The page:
A new report published by the PEN American Center and the Leitner Center for International Law and Justice has called on Nigerian President Muhammadu Buhari (above) to end discrimination against LGBT people, reports LGBTQ Nation.
According to the report’s author Bisi Alimi, Nigeria’s Same Sex Marriage Prohibition Act is “the constitutionalization of hate and hate crimes against LGBTI individuals.”
The law makes it a crime to not report gay people to the police, allows for punishment of up to 14 years in jail for those entering into same-sex marriages and denies LGBT people rights to which they are guaranteed in the country’s constitution and in international covenants.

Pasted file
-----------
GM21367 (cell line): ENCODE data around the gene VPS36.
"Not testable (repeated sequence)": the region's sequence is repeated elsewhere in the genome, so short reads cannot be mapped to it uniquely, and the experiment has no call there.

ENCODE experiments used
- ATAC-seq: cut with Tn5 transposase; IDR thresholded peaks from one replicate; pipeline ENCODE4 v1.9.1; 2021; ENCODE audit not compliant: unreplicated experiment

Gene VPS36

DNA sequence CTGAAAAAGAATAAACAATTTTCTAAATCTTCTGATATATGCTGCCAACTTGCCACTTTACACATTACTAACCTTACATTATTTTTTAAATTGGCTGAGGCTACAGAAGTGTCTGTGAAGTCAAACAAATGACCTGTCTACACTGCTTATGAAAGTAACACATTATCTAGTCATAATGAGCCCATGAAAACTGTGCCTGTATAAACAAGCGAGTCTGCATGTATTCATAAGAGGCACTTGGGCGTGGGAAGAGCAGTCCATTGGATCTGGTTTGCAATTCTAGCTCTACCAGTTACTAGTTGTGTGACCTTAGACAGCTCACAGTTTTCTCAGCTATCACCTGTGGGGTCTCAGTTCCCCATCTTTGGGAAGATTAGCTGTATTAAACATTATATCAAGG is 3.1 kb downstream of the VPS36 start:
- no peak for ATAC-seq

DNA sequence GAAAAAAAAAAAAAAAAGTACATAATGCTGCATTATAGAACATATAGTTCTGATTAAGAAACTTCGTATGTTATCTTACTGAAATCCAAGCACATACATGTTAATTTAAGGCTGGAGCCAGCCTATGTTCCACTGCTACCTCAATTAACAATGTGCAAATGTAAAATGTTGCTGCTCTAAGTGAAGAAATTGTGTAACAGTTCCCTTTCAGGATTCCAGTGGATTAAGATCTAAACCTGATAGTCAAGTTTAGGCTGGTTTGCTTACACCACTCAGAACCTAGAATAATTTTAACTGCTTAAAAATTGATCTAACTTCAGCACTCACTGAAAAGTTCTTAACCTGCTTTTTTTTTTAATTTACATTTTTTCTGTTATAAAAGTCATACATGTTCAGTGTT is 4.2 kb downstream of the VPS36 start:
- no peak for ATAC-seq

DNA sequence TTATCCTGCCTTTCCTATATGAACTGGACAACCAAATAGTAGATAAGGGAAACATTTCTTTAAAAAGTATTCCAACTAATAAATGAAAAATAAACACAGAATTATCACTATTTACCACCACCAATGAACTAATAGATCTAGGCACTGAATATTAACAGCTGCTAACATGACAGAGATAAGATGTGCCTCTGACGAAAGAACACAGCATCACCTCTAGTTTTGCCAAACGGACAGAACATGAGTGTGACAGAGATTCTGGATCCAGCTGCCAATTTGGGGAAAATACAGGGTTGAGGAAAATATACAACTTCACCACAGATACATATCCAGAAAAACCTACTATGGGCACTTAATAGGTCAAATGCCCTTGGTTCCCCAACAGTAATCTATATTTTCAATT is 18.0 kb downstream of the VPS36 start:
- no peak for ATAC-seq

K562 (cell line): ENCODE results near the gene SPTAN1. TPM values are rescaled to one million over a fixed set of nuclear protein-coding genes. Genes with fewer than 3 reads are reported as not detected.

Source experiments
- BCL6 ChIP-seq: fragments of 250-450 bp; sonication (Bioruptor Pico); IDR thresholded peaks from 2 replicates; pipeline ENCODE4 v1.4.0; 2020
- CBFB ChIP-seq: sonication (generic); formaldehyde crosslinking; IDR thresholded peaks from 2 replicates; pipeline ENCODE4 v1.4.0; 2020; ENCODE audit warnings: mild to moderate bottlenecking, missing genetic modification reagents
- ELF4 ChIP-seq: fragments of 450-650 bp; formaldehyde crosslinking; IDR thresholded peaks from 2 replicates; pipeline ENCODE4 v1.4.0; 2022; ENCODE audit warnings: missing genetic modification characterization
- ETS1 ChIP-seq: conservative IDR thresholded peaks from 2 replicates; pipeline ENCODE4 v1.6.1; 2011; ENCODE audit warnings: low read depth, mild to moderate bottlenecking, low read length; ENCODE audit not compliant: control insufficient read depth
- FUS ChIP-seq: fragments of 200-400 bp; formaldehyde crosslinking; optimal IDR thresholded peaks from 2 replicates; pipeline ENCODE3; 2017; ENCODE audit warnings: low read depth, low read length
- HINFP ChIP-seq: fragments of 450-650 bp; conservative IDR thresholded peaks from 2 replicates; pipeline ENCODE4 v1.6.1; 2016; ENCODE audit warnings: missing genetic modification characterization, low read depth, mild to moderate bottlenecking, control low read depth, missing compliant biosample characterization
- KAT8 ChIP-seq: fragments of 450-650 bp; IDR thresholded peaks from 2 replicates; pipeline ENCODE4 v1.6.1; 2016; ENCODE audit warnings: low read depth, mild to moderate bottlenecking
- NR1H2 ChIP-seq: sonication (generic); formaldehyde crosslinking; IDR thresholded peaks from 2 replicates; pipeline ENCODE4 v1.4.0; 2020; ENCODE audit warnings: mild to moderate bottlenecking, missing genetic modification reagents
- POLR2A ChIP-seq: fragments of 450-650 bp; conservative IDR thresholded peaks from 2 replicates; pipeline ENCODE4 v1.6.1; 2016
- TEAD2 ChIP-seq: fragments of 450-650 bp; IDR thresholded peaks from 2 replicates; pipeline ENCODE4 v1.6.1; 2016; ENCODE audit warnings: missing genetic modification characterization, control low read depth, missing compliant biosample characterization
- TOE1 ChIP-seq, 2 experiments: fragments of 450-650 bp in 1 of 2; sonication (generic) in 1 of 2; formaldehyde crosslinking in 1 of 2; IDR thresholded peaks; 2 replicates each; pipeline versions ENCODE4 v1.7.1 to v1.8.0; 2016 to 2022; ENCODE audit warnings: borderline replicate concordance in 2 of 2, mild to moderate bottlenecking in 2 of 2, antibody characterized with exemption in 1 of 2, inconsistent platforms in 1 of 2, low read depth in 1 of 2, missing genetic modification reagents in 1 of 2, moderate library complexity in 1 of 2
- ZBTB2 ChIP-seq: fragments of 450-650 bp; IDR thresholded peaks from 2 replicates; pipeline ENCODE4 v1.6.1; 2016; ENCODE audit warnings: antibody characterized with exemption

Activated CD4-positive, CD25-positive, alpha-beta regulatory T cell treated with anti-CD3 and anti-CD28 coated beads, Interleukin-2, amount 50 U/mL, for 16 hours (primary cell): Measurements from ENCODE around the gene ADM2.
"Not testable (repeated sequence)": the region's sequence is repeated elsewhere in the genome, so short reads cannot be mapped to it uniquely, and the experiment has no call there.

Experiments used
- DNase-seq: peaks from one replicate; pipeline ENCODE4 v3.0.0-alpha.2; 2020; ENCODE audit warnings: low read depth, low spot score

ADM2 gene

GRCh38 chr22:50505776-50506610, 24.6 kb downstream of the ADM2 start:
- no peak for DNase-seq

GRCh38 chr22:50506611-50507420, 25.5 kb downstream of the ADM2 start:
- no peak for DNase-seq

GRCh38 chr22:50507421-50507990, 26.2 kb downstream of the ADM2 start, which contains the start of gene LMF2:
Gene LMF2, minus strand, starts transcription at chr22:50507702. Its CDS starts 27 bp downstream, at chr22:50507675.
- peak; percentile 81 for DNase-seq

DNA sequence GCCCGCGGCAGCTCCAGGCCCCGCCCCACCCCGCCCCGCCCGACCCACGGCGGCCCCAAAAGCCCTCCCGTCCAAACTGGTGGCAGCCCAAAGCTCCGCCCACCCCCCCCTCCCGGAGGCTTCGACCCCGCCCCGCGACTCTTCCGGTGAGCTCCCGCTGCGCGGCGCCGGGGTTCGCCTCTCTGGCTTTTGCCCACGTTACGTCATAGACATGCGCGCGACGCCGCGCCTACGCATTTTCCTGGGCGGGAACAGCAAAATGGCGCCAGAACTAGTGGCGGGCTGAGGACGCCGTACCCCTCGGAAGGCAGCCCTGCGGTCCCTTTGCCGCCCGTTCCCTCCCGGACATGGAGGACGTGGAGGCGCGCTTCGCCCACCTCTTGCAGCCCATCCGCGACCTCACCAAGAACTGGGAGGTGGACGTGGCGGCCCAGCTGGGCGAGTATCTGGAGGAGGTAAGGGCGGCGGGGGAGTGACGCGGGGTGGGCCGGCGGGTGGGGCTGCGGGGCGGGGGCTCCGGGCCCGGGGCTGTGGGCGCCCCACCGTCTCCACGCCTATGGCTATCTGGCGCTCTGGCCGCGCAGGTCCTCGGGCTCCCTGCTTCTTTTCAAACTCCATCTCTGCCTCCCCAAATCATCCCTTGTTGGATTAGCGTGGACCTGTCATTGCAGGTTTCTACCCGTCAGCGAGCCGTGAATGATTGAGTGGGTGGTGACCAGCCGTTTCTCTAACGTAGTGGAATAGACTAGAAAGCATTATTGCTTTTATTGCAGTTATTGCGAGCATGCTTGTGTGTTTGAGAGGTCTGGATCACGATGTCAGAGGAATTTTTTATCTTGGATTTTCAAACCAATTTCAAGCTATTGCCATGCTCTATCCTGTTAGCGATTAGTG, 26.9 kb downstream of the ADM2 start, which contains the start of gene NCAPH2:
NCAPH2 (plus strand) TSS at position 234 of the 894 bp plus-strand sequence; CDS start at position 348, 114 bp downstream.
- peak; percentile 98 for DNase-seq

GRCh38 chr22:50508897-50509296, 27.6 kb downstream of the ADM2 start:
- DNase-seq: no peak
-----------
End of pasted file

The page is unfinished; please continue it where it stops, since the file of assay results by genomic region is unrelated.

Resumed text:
105 human rights violations were recorded in the first 12 months after the bill’s passage in January 2014. In one case, a police officer joined a gay group and later arrested 38 men who were then tortured into naming dozens of other allegedly gay men.
Nigerian writer and professor Unoma Azuah said that although nobody has been convicted under the law, it “has given people the right to exercise jungle justice.” It was only in January that 12 men were arrested in the predominantly Muslim city Kano for violating Sharia law which bans same-sex marriage.
Watch a Time report on Nigeria’s anti-gay laws below.
(Image via Wikipedia)